The Teamsters-organized engineers, conductors, trainmen and yardmen went on strike at 12:01 a.m. Feb. 15 against Canadian Pacific, one of Canada’s two major railways transporting freight across the continent.
Facing moves by the Conservative Party government of Prime Minister Stephen Harper to impose back-to-work legislation, union officials decided to end the strike and agreed to mediated arbitration with the company.
Teamsters Canada Rail Conference President Douglas Finnson released a statement Feb. 15, saying the union went on strike “to achieve a healthy and safe work environment for the working people.”
“The current contract says we have rest time after 10 hours on the job,” Chris Yeandel, a locomotive engineer and chairman of the health and safety committee at the Montreal Côte St. Luc Canadian Pacific rail yard, told the Militant on the picket line, “but they violate that all the time. A lot of us are working 12, 13 hours with no break.”
Several strikers were wearing vests saying in French, “Fatigue kills.”
“We’re not out for money,” Yeandel said. “We’re trying to keep what we already have in terms of rest time and on the job safety. The company is demanding change in contract language so that now when forced to work 12 hours, it’s in the contract,” he said.
The federal government acted rapidly to support the rail bosses, threatening to put a law ending the strike before Parliament Feb. 16.
“I am incredibly disappointed that the TCRC failed to reach an agreement with CP Rail. Due to this reckless disregard for Canadians and the Canadian economy, our government will review all available options to end any work-stoppage expediently,” Labor Minister Kellie Leitch said in a statement after the strike began.
The government pulled the legislation after the Teamsters agreed to arbitration.
“Minister Leitch, she really picked one side fast,” Derrel Sundholm, an engineer and president of Division 355 of Teamsters Canada Rail Conference, told the Calgary Herald Feb. 16 as he and other strikers packed up their picket signs.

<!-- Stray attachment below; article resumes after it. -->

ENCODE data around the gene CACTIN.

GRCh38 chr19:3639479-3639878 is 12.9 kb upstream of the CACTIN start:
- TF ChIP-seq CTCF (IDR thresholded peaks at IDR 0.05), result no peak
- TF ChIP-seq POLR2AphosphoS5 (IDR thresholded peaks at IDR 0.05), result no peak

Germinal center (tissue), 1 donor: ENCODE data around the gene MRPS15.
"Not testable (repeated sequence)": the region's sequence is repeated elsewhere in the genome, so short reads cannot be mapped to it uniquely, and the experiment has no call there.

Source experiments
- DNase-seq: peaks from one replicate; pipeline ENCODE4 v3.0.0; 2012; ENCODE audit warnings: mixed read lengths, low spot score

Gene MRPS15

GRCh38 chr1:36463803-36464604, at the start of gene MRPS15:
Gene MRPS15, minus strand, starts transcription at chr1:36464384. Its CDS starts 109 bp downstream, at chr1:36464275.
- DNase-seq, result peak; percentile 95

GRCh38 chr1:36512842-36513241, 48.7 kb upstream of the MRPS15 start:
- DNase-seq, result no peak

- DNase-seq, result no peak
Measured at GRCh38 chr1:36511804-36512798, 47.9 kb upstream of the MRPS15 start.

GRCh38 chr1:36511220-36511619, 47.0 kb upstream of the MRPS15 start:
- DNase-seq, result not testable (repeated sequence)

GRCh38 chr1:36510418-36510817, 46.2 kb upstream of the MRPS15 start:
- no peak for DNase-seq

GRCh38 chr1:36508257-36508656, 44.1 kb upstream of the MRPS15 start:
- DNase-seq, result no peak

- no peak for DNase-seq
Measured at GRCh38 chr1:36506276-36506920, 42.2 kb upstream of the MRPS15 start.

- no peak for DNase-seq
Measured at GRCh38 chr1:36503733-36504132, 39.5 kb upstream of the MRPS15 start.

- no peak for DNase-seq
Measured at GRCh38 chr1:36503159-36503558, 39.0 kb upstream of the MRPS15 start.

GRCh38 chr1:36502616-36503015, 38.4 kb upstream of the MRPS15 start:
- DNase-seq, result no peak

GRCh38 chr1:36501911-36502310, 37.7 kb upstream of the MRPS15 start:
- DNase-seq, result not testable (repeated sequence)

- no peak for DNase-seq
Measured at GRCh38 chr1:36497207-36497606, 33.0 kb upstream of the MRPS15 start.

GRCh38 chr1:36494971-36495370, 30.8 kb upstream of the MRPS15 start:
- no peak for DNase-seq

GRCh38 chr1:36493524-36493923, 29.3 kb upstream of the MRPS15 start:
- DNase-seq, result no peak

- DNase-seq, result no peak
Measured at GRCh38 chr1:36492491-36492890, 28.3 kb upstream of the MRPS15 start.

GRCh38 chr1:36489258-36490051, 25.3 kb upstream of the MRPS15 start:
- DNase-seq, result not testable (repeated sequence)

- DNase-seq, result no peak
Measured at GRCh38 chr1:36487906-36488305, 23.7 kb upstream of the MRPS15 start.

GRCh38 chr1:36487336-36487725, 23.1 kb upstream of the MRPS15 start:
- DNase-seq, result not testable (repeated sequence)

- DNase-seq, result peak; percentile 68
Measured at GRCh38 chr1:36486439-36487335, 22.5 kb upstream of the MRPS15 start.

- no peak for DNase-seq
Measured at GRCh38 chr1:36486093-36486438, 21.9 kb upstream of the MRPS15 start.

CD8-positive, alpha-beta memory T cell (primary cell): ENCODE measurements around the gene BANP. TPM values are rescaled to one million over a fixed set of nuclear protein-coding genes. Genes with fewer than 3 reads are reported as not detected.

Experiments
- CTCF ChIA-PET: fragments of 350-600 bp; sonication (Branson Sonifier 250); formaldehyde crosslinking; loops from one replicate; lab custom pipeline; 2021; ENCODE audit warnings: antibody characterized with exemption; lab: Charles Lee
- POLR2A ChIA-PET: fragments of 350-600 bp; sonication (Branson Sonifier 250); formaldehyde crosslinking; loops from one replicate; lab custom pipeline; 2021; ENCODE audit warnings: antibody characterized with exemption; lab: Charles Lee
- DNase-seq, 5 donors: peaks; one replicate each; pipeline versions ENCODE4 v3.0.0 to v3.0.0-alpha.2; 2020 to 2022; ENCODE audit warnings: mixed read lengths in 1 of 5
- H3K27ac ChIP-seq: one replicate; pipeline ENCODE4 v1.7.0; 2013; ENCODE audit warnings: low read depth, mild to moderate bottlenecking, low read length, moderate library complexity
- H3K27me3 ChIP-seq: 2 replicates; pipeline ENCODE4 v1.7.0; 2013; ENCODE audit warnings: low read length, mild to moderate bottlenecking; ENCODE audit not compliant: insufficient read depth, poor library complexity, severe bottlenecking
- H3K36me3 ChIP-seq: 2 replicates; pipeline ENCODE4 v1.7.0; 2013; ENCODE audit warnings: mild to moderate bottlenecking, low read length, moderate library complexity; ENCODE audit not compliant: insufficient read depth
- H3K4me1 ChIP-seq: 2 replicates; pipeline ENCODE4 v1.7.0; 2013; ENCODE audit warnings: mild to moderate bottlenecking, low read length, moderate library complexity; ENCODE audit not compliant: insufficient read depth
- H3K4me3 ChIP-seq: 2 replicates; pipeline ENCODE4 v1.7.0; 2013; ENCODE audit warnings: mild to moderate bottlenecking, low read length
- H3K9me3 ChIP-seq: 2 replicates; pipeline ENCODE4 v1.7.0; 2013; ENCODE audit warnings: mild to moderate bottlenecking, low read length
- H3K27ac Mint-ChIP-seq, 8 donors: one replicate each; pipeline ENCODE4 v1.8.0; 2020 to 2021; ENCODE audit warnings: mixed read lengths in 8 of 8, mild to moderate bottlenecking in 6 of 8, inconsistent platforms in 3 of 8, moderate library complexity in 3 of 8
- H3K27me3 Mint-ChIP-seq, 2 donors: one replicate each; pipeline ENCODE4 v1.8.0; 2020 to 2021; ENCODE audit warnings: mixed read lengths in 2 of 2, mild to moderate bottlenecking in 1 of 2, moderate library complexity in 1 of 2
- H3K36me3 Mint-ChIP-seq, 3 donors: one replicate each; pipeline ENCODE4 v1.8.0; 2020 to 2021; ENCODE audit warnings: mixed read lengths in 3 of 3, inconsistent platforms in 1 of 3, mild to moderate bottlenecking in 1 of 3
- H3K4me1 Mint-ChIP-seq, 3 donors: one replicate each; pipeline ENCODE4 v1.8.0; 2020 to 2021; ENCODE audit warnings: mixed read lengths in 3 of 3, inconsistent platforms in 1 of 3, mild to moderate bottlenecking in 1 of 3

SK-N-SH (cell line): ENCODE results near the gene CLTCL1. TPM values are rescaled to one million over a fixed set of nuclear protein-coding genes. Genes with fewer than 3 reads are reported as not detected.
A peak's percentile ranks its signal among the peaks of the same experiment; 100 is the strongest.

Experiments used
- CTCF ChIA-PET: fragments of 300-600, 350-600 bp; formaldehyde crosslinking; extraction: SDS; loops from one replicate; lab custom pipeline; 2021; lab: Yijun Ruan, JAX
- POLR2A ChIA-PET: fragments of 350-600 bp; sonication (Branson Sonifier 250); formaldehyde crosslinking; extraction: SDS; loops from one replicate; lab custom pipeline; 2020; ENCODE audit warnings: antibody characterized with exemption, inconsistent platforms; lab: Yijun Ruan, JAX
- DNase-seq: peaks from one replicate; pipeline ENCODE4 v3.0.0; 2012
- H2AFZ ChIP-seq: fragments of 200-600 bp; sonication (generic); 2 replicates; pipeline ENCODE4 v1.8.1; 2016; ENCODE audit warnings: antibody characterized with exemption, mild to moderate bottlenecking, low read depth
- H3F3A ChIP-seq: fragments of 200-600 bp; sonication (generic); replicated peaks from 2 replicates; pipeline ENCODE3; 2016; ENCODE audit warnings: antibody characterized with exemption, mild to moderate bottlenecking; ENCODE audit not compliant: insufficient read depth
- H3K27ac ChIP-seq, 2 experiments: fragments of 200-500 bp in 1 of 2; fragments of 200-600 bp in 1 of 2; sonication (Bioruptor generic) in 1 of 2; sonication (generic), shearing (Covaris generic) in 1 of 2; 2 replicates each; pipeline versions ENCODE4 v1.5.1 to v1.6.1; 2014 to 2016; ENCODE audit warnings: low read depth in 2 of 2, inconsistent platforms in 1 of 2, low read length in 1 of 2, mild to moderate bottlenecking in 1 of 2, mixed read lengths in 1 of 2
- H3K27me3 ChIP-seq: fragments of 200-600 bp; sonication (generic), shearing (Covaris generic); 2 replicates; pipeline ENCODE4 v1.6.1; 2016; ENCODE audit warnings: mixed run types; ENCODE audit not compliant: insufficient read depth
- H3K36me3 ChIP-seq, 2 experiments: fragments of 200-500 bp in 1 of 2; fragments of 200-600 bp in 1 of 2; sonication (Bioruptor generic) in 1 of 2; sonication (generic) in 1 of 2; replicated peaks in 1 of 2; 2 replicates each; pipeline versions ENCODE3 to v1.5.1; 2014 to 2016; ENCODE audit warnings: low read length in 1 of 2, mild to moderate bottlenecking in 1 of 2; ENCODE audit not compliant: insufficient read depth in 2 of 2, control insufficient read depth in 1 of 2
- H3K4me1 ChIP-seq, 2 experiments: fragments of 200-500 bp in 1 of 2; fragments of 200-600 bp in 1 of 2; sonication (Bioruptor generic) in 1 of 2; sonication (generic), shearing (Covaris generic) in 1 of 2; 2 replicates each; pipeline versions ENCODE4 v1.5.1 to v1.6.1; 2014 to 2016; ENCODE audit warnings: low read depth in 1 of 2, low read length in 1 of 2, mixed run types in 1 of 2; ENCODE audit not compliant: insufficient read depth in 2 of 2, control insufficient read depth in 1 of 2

“CP Rail doesn’t have to negotiate seriously when they know that the government is going to legislate us back to work,” Jason Hnatiuk, an engineer and picket captain in Vancouver, British Columbia, told the Militant. “It takes away our right to strike.”
The contract fight takes place in the context of a growing number of train derailments and increased transport of highly volatile Bakken crude oil by rail. In the first 11 months of 2014, 27 trains derailed in Alberta, nearly double the yearly average over the last five years. In 2013, 47 people died in Lac Mégantic, Quebec, when an oil train derailed and exploded.
Canadian Pacific runs into Chicago and other U.S. cities along the border. The railroad’s bosses threatened its U.S.-based engineers with disciplinary action — including termination — if they refused to cross picket lines when they took trains into Canada.
“We are also receiving reports that CP is forcing U.S.-based train crews to operate trains with hazardous commodities over Canadian territories they are not familiar with,” Dennis Pierce, U.S. president of the Brotherhood of Locomotive Engineers and Trainmen and president of the Teamsters Rail Conference (U.S.) told the press Feb. 15. “This blatant disregard for the safety of BLET’s membership and the general public must stop.”
Katy LeRougetel in Calgary, Alberta; Frank Forrestal in Minneapolis; Mike Barker and Steve Penner in Vancouver, British Columbia; and John Steele in Montreal contributed to this article.
Oil workers: ĎOn strike for safer job conditionsí
Walkout in interest of whole working class
Oil train derails, explodes, fouling river in WVa
West Coast dock bosses lock out port workers, attack union
On the Picket Line
Conferences in March to discuss fight for rail safety
No govít intervention in labor battles!
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